August is historically the month with the highest average attendances in English soccer, as the travails of the previous season are forgotten and belief and hope rule - unless you are a Newcastle fan.
The return of fans following a COVID-enforced lay-off will only add to that sense of excitement and optimism and nowhere will that be more evident than in the National League.
With the promised land of the EFL within touching distance, there's a lot on the line for the 23 clubs who make up the fifth tier.
Here, Planet Sport looks at the chances of all 23 ahead of the big kick-off on August 14.
Finished sixth last term, but should be looking for more this time around. Have retained top scorer Akwasi Asante, and with three favourable games in August, should hit the ground running.
Relegated from League Two last season, the Mariners will be on the hunt for an immediate return. They lost top scorer Mattie Pollock to Watford, but their recruitment has been extensive, and many of their nine new signings have EFL experience.
Fancied for the title having retained both Alex Reid and John Rooney, who hit a combined 32 league goals last season. Simon Rusk only became boss in January, but steered the Hatters to a third-placed finish, and their chances of going two better look strong.
Famously now owned by actors Ryan Reynolds and Rob McElhenney, Wrexham will be watched by many outside the division in their attempt to become the fourth Welsh member of the EFL. Their signing of the prolific Paul Mullin from Cambridge United is some statement of intent. The 26-year-old frontman netted 32 goals in 46 games to help United to promotion from League Two last season.
The play-off hopefuls
FC Halifax Town
Led by a manager - Pete Wild - who despite being young, is proven at this level. The Shaymen have lost two of last season's better players in Jake Hyde and Jack Earing, but those signed as their replacements - Harvey Gilmour and Billy Waters - look promising, and provided they can resolve some defensive issues, should better last season's tenth-placed finish.
The game's oldest professional club remain in non-league, but should again make a decent fist of attempting to put that right. An attractive destination for players at this level, as proven by their quality recruitment.
May challenge, with a lot depending on the form of striker Adam Rooney. A good season would see them finish in the lower reaches of the play-offs.
Dagenham & Redbridge
Retention of Paul McCallum, who hit 15 goals last term, may prove crucial in any sustained Daggers challenge on the play-off spots.
Relegated alongside Grimsby and will find out the hard way that the National League is far from a breeze. Should occupy the upper reaches, but with Rhys Murphy their only striker signing, they will need their defence to stand up to scrutiny - something they failed to do last time around.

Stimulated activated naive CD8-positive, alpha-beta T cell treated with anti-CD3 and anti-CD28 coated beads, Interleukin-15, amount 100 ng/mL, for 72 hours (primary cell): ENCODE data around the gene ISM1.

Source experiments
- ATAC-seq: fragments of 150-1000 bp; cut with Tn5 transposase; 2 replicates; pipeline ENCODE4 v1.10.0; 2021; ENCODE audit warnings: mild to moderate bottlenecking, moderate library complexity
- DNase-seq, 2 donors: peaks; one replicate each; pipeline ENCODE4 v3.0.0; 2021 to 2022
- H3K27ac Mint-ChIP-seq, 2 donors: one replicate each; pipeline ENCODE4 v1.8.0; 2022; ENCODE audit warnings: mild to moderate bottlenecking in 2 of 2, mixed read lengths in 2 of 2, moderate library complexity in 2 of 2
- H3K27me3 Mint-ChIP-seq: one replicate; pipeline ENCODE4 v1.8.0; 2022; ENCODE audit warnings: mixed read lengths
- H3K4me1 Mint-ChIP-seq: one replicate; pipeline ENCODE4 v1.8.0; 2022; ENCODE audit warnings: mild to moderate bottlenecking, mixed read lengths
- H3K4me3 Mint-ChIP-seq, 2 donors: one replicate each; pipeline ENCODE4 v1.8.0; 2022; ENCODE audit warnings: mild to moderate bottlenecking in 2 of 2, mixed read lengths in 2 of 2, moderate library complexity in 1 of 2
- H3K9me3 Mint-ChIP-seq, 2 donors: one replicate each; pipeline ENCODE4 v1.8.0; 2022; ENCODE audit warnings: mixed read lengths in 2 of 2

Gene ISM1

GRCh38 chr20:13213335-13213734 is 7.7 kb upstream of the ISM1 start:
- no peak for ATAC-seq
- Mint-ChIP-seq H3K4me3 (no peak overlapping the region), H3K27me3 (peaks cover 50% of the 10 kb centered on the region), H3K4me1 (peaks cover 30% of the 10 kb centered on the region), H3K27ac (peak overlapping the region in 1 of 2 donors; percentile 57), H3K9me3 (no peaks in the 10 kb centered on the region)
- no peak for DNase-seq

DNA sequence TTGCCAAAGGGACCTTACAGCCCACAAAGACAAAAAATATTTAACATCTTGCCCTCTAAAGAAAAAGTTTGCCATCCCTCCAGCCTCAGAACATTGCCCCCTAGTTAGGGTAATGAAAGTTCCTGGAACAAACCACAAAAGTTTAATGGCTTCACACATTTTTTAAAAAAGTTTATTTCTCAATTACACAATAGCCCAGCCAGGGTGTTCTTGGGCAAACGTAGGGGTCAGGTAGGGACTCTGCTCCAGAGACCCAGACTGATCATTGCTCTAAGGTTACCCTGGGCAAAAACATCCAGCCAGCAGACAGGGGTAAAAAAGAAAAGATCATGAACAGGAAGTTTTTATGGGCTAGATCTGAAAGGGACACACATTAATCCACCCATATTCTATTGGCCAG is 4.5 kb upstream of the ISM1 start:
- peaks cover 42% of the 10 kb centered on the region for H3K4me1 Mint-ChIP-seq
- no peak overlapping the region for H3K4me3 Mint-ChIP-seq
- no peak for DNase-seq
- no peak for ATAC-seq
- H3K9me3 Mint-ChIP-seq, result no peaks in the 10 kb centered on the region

Led the league for a large chunk of last season before losing in the play-off final. Have largely signed younger players to replace their 11 departures. Should be looking for a deep run into the play-offs but may find a repeat of last year's title race beyond them.
The mid-table teams
Should have little trouble staying up, but at the same time will not trouble the play-off positions. Vastly experienced striker Ross McCormack, formerly of Leeds and Fulham, should bag a fair few.
Awful defence last season, finishing bottom - bar Dover, who had their results expunged. Aussie Harry Kewell is their new boss, and keeping the Bees clear of trouble will be his biggest coaching challenge yet.
Big coup in keeping hold of the division's top scorer Michael Cheek, and should be destined to finish just inside the top half on the assumption he can continue his fine form.
A very thin squad means any injuries may torpedo a push into the top half.
Finished ninth last season, but the loss of three defenders to League Two may leave hopes of repeating that in tatters. Should, however, still have a solid season, with a well-balanced squad.
Scored plenty last season, but also let plenty in. The arrival of Dover centre-back Will de Havilland may help to resolve that, with Kane Ferdinand also looking like a useful signing.
Also have a squad that looks on the small side. Finished 16th last season which looks about right.
The relegation candidates
After the National League North and South were curtailed last season, relegation stopped being a threat in this division, but it's back for the new campaign, and these teams will have to fight hard to avoid it.
Finished in the lower reaches of the table last season, and likely to do so again this season after eight departures. Have kept hold of experienced top scorer Josh Hancock, however, and he may prove crucial.
Have a nightmare start with a 12-point deduction following a failure to complete fixtures last season. Will spend much of the campaign occupying the basement spot.
King's Lynn Town
Would have been relegated last season had demotion not been scrapped. Centre-back Dan Bowry, signed from Cheltenham, fills a need, but the Linnets may not be so lucky this time around.
Had a defence that was seemingly on holiday for much of last season, as they shipped a league-high 99 goals. Have signed two centre-backs in an attempt to put that right, but still look destined for trouble.
Another with a leaky defence, and their squad looks undernourished, with just 20 names going into the new season. Will need Josh McQuoid to find the net regularly to keep their heads above water.
An unsettled off-season, even by National League standards, has seen 14 players leave and ten arrive. The addition of middle-of-the-park utility man Rohan Ince is a step in the right direction, and the Cards should just survive, but will have to battle hard to do so.